A Beautiful Face (Part One)
Deep underground, the prisoners begin to stir. There is no sun in this place, but they've been here so long that their internal clocks know when to wake. Bodies get off hard beds to stretch. Various pieces of patched and dirty clothing are pulled out of the pile. Murmured conversations are held. But not everyone speaks.
Like ghosts, the masked people move among them. In the Amarr colonies they wear chrome: expressionless ovals with a darkly golden sheen from the electric lamplights, with horizontal slits for eyes, nose and mouth. In Gallente space their masks are made of plaster, blackened with soot, sweat and blood. The Minmatars' are more functional: metal contraptions with hinges at the jaws, and lids that can be slid over the eyes.
Oddly enough, it is the Caldari who have lent theirs the most personality. Like the Amarr they have oval masks, but these are bone white and have been fashioned into the shape of a face. The face is the same on all masks: the same high cheekbones, the same curve in the eyebrows, the same thin lips. These masks are the only ones with no holes for the mouths, and their bearers must lift them slightly from their faces to eat.
A bell sounds. The prisoners head off to work.
"Yes?" a man said, responding to a ping from his secretary.
"Gilea Kiljaani here to see you, sir," said the secretary's voice through the intercom.
"Excellent. Send her in."
The door opened and a young woman entered. She was dressed fashionably, with a hint of business and more than a touch of wealth. Over one shoulder hung a small, black leather purse adorned with the logo of its designer. Her perfume filled the room like velvet.
"Miss Kiljaani," said the man behind the desk as he rose to shake her hand. He was dressed in formal, exact clothes. His desk was made of wood, a mark of wealth out here in space. It was perfectly bare and unadorned except for an ashtray and a small bowl of wrapped candies. The rest of the office was similarly plain: To one side, a holoframe on the wall slowly cycled through various famous paintings, most of them depicting farming landscapes. Opposite, a window looked out on the traffic far below. The wall behind the man was pitch black, and its glass surface cast ghostly reflections of the room's two inhabitants. The only light was a soft yellow brightness from a dome set in the ceiling.
The guest smiled perfectly. "Please, call me Gilea."
The man returned her smile. "Very well. Vertan Nejowin, at your service. Vertan. Please, have a seat."
She did, crossing her legs and placing her small purse in her lap.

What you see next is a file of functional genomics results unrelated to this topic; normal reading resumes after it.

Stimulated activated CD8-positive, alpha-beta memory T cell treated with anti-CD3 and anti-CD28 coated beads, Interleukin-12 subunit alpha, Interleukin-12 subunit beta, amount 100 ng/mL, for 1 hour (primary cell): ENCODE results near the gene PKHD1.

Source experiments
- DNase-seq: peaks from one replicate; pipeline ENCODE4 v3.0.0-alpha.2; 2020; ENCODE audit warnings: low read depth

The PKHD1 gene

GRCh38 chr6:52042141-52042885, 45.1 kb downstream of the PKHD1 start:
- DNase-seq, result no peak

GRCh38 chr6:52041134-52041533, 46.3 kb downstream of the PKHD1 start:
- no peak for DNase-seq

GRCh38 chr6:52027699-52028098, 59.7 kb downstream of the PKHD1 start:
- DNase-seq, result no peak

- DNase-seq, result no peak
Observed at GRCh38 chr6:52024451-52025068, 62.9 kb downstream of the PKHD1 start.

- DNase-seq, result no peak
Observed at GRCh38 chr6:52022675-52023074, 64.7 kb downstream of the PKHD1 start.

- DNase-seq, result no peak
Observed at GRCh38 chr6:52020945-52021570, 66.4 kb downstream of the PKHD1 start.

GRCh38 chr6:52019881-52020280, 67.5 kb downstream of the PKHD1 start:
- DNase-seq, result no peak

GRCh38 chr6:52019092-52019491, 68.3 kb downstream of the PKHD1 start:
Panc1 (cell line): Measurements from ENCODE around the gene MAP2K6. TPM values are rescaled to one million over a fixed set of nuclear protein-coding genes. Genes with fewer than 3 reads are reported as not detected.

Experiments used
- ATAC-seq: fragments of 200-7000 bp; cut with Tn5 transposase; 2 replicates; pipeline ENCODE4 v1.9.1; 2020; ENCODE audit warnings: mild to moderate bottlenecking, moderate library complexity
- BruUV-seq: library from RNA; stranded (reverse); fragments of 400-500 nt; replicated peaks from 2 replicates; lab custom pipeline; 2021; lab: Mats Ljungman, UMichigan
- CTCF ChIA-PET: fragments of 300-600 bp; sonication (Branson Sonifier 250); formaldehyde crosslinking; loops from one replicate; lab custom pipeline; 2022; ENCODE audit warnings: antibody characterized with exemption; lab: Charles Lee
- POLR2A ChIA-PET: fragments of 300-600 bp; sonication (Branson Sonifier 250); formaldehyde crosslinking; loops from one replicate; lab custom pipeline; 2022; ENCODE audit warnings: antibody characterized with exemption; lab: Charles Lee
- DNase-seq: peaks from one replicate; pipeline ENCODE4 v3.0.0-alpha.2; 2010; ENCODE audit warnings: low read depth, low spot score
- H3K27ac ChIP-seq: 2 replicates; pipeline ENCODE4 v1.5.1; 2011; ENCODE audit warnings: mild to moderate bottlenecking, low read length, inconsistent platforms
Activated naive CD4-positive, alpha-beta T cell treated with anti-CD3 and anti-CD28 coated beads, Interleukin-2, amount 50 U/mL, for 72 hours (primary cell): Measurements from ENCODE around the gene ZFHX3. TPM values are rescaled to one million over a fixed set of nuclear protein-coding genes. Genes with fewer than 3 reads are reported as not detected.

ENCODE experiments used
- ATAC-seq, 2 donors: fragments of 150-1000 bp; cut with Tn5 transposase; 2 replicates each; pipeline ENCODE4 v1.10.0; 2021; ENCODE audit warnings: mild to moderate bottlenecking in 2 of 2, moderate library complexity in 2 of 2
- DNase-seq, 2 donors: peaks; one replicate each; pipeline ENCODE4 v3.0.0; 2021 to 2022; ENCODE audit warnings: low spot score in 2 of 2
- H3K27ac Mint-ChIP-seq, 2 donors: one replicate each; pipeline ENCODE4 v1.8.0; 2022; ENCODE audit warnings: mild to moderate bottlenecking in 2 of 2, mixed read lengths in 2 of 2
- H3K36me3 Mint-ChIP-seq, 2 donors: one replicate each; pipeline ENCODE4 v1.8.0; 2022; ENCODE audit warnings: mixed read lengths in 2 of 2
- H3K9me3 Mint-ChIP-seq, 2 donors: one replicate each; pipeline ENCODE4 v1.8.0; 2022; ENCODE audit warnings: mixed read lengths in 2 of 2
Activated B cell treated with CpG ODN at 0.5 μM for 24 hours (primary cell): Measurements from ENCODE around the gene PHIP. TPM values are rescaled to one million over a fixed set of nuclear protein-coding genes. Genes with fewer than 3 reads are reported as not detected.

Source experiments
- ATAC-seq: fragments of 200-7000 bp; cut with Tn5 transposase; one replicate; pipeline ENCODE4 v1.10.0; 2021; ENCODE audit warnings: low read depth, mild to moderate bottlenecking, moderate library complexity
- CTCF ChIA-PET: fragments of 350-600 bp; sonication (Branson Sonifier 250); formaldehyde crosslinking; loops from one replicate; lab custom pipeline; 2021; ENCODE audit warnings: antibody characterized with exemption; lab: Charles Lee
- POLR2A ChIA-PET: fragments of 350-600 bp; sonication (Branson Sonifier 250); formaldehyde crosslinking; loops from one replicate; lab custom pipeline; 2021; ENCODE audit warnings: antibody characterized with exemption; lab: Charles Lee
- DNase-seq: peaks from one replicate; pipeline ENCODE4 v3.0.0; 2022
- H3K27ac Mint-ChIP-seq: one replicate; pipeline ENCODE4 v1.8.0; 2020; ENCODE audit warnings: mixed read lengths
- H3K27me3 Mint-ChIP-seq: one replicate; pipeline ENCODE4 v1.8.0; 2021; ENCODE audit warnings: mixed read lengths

"So, Gilea," he began, picking up something from a drawer and seating himself on the edge of his desk, next to Gilea's chair. "I understand you're interested in a makeover."
Gilea laughed, a genuine, unfettered laughter she nevertheless tried to cover with her hand. "I suppose you might say that. I did wander into the right office, I hope? You're not about to offer me makeup advice?"
"Wouldn't dream of it," Vertan said. He lifted the object, which turned out to be a remote control, and pressed a button. Behind him, the black screen lit up with a faint blue. Slowly, there materialized an image of Gilea's face, seen head-on.
"Oh my," she said, with a concerned look. "I look so ... worn."
"It's always a bit of a shock," Vertan said. "I remember the first time I chose a new face. Thought I'd have a heart attack when I saw myself on the screen.
"First time? So you've had a face swap several times?" Gilea asked.
"Oh yes. Most people at the company get it for free, or at least heavily discounted, and we strongly encourage them to try it. Official term is subcellular transfer, by the way. Which you may as well forget, since nobody uses that name except our lab people."
"You must have an army of geniuses working for you, to think up something like this," Gilea remarked.
"Definitely. Most of them in marketing," Vertan said with a grin. "The procedure is actually quite simple these days. The biggest hurdle is still in people's minds. They've got these ideas of us tearing the faces off people and pasting them on others, like butcher surgeons. It's been a lot of work to combat misconceptions like those."
Gilea fiddled with the strap of her purse. "You've earned some of it, though," she said in a low tone. "There was that story about the entertainer..."
Vertan got up, sat behind his desk and sighed. "Marlovian Joocasta. Yeah. We'll never live that one down."
"Story has it his face simply melted off," Gilea said.
"The lab boys would have several things to say about that, but you're broadly right," Vertan said. "But remember, that was in the very, very early days of this procedure. Joocasta was hoping to revitalize his career, and we were a new outfit trying to prove to the public that we deserved their money. So some corners were cut, and some security procedures jumped over." He laced his fingers behind his head and leaned back in his chair, a neutral expression on his face. "We've been completely and utterly incident-free for a long time now, miss Kiljaani-"
"Gilea," Vertan said, showing the hint of a smile. "We follow the strictest regulations you could think of, our procedures are completely reversible, and we have thousands of satisfied customers. There is practically nothing you could ask of us that we couldn't do safely."
"Is that a fact?" Gilea uncrossed her legs and leaned slightly forward in her chair.
"Oh, certainly," Vertan replied. He waved a hand lazily at the screen behind him. "Now, if this took you off guard, you may want to close your eyes for the next one." He pressed another button on his remote control. A panel on his desk slid aside, revealing a lens beneath. The lights in the room darkened slightly, and a humming sound came from the lens. From it rose a holographic image of Gilea's head and face, revolving slowly. "This is you in 3D," Vertan said. "Bumps and all."
"I'm impressed," Gilea said. The face was a very strong likeness, marred only by a slight greenish hue from the projector. "You got all this from the data my people sent you?"
"All that and more," Vertan said. "We have enough details that we'd be able to recreate your face entirely from scratch if needed." He looked up at the holographic projection. "It has happened on occasion that we've been asked to provide medical services; treatment after fires, acid, crashes and suchlike. If people have sufficient funds, there's no reason why they should have to go through the rest of their lives marred by some unfortunate accident."
"So you're used to going beyond the boundaries, as it were."
"Gilea, all our work involves going beyond normal boundaries," Vertan said. "The only question is how far we're willing to go."
"Interesting," Gilea said and looked directly at him.
Vertan caught her gaze, then pressed a third button on his remote. The hologram disappeared, the desk panel slid back into place, and full lighting returned. "Now then," he said. "I'll be needing to ask you some questions in return. Most importantly, have you decided on what kind of swap you want to have?" He reached into a desk drawer. "I've got a few pamphlets here if you want to brush up on the details-"